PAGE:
5. Blue Oyster Cult - The Reaper

I will avoid mention of that magnificent cow bell and get right to the issue. I love this song, mainly because it reminds me of Steven King's book "The Stand". In the TV miniseries (inspired by the book), 99% of the population dies as a result of a plague. This eerily upbeat song about embracing the reaper serves as the backdrop for this almost universal march towards death. As interesting as that all sounds, the song by itself is a little more dubious in its messaging. The music is certainly haunting and the general subject matter sounds interesting, but everywhere in between reads a little too much like a teenagers first attempt at writing a depressing poem; "Valentine is done. Here but now they're gone". Whaaa? "Romeo and Juliet are together in eternity. We can be like they are." Yipee, we too can kill ourselves with the hope of something good coming out of it. At one point in the song there is a musical interlude which one would suspect represents the appearance of the reaper. Is the song about accepting the reality of death, or an invitation to suicide? I do not know, but what I can say is that the final verse, like so many of the songs of this ilk, is purposely oblique so that only the most credentialed occultist may be able to interpret it; "Came the last night of sadness, and it was clear she couldn't go on. Then the door was opened and the wind appeared. The candles blew and disappeared. The curtains flew and then he appeared". Wow, did he just rhyme appear and disappear, and then conclude it by putting "appear" again? I think he did.

4. America - Horse With No Name

Taking into account the sheer breadth of nonsensical lyrics that this band has produced, they themselves could be the focus of an entire blog (need I mention The Tin Man or Ventura Highway). You need only read the first verse then you will know exactly what I mean; "On the first part of the journey, I was looking at all the life. There were plants and birds and rocks and things, there was sand and hills and rings. The first thing I met, was a fly with a buzz and the sky with no clouds. The heat was hot and the ground was dry, but the air was full of sound." There is not much that I can add to this lyrical abyss other than to say that a second grader could write better lyrics. I say second grader because when I was in second grade I wrote my first poem about a buzzing bee which had more content than this one. The chorus then wades into even deeper waters; "I've been through the desert on a horse with no name. It felt good to get out of the rain" (I won't even ask what a horse with no name even means). In the desert you can remember your name 'cause there ain't no one for to give you no pain." There is much to say about the potential paradox of a desert, but this "ain't" it. I will simply conclude with the second verse, which requires no comment other than to say that I hope they were on drugs when they wrote it, because no other explanation, save humor, could exonerate them from such stupidity; "After two days in the desert sun, my skin began to turn red. After three days in the desert fun (did he just say "desert fun"), I was looking at a river bed. And a story it told of a river that flowed , made me sad to think it was dead." Huh? A story about a river that tells a story about a river...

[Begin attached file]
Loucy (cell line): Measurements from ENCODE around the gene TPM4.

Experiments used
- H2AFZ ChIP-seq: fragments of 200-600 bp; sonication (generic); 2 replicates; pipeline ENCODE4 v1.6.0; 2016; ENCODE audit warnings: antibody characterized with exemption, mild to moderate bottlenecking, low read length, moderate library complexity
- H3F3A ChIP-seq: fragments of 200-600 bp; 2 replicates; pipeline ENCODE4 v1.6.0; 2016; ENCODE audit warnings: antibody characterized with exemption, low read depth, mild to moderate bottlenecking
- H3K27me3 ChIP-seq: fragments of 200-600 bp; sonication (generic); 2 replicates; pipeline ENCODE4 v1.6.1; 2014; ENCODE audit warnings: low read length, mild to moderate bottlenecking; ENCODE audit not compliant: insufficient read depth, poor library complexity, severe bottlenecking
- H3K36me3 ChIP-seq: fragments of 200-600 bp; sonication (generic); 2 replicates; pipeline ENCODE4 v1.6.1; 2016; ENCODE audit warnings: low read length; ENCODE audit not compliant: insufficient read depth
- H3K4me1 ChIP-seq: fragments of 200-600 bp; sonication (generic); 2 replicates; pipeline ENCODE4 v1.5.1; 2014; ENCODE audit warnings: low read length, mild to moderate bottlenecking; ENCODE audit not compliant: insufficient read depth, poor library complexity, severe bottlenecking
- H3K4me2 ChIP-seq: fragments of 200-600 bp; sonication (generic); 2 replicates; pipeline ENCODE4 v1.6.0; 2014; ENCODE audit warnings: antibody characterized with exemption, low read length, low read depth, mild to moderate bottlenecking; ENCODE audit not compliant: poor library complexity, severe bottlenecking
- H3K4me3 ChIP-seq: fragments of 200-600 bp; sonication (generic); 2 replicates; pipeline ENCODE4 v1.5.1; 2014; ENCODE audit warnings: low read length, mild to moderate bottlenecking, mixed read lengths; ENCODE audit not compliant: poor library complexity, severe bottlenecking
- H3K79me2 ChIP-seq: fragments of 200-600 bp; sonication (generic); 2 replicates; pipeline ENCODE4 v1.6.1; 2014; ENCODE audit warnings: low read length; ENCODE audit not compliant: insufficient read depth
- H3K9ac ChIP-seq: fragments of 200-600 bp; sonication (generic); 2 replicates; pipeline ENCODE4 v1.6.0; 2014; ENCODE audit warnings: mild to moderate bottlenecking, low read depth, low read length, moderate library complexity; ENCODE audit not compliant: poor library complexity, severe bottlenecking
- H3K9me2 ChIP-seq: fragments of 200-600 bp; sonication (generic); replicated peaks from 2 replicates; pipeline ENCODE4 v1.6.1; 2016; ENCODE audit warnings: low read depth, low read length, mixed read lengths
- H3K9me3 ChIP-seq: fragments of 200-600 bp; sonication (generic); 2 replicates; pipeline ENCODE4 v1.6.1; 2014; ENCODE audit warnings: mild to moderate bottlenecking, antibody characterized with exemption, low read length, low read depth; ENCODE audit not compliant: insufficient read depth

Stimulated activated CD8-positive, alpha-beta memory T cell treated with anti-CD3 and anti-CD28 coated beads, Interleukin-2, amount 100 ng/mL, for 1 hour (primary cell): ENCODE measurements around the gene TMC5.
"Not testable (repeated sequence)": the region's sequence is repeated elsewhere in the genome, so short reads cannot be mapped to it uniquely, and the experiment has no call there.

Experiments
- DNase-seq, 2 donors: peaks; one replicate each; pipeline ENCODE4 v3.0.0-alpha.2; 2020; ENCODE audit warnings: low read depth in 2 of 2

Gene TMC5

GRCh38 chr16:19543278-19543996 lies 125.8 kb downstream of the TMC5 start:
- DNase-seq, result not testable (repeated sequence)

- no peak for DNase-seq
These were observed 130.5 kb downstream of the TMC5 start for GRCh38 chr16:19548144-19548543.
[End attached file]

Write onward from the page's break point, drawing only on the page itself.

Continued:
3. Bette Midler - The Rose

'The Rose' is a well crafted song, but the lyrics sound a little like something you mind find in a hallmark card. You know, that kind where you can't really think of your own material, so you find some sappy card which says everything that you feel like you would say if you were only a little more poetic (we won't even talk about 'Wind Beneath My Wings'). Actually it is probably not something you would say, but as long as someone else can say something nice for you, it saves you from having to worry about it. You then simply add your signature at the bottom of the card. This is the type of song that makes the sentimental type well up with emotion and feel like the songwriter has divined the secret thoughts of their soul; "Some say love it is a river, that drowns the tender reed. Some say love it is a razor, that leaves your soul to bleed. I say love it is a flower and you its only seed." Behold, the meaning of life revealed in one fell swoop! "Just remember, in the winter, far beneath the bitter snows, lies the seed that with the sun's love, in the spring becomes the rose." I can't tell if this is a botany lesson, or a helpful reminder about what happens when the seasons change. The truth is I understand exactly what Bette is trying to say about hope and adversity, and I think that her sentiment is well taken, but I just can't get the image out of my mind [whenever I listen to this song] of a card with a few scattered seeds on the cover and a gigantic rose inside superimposed over the words of the song. Perhaps it's just me.

2. Poison - Every Rose Has Its Thorn